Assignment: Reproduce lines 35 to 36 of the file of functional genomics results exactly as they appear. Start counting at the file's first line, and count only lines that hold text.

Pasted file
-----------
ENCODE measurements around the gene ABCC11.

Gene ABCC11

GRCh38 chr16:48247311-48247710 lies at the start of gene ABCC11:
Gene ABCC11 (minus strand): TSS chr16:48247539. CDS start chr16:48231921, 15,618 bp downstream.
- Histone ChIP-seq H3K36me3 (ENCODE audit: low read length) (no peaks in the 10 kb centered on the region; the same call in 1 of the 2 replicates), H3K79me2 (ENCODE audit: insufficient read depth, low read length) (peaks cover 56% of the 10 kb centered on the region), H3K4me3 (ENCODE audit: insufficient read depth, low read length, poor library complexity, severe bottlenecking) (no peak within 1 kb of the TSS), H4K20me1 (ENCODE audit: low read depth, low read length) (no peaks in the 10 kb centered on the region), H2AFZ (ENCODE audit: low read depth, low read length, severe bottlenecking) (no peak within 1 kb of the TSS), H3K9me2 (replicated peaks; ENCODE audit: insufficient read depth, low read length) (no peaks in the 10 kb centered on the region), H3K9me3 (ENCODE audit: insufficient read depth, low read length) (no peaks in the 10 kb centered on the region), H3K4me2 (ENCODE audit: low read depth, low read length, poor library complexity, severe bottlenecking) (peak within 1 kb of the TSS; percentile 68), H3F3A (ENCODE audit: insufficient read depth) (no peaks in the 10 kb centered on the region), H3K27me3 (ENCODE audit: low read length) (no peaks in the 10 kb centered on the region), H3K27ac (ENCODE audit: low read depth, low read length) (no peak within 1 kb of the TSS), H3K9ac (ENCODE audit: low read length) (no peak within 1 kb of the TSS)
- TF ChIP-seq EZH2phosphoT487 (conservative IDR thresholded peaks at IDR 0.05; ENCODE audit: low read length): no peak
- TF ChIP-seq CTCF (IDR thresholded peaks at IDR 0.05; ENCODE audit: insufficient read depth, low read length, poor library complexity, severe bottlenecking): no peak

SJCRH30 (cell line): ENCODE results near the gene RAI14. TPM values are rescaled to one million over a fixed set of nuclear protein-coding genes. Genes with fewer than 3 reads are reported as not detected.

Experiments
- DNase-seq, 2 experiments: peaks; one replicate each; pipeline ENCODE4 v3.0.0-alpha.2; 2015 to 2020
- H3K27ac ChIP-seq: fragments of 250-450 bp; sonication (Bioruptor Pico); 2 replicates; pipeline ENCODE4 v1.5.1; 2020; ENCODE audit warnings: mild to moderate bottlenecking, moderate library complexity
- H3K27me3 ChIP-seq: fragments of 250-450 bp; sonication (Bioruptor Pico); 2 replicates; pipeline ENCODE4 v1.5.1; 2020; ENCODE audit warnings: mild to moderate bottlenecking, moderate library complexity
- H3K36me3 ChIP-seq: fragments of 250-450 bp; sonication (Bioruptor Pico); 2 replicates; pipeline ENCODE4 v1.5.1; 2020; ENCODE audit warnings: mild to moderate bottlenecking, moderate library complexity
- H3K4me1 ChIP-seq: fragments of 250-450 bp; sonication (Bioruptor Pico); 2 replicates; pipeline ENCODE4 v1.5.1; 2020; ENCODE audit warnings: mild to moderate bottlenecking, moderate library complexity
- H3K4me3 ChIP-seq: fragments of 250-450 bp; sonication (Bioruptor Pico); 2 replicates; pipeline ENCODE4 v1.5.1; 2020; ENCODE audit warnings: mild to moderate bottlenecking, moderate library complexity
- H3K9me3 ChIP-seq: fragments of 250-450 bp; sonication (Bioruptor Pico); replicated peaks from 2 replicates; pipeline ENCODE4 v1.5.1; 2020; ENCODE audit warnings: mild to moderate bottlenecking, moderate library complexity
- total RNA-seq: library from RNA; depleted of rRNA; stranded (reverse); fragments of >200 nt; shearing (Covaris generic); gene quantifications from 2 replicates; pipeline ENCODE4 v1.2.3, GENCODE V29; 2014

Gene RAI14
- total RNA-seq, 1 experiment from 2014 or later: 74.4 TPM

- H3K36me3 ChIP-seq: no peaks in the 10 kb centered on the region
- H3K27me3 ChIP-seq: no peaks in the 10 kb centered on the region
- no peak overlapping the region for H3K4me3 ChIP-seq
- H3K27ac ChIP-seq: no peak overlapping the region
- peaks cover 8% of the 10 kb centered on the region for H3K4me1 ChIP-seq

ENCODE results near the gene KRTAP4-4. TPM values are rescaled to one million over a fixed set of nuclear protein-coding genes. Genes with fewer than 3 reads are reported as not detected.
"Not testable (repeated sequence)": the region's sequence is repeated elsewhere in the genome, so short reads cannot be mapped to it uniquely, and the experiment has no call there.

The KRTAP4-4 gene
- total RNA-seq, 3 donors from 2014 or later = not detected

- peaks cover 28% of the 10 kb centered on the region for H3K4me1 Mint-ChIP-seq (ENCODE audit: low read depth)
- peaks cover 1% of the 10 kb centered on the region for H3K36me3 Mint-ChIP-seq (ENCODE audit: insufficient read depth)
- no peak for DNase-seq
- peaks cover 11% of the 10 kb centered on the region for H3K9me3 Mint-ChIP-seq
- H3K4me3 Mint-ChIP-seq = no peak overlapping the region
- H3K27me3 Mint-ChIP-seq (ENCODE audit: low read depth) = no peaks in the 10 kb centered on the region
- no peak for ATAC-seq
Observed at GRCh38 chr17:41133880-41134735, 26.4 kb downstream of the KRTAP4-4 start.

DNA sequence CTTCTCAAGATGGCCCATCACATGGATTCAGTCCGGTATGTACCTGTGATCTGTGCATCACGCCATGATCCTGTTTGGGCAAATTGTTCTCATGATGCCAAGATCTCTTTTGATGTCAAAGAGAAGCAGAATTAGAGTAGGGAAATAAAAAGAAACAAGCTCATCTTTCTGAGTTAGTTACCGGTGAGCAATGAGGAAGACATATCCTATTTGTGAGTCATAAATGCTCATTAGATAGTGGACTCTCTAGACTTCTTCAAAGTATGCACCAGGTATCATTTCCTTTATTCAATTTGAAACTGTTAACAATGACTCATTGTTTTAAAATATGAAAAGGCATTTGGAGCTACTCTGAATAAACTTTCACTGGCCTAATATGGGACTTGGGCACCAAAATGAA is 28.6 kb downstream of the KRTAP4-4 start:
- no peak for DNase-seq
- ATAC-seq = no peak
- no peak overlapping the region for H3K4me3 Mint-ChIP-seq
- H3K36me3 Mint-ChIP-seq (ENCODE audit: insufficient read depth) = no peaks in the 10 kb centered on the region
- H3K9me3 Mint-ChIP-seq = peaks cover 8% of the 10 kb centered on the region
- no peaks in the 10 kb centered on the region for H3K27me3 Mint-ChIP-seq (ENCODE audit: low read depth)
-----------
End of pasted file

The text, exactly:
- no peak for ATAC-seq
Observed at GRCh38 chr17:41133880-41134735, 26.4 kb downstream of the KRTAP4-4 start.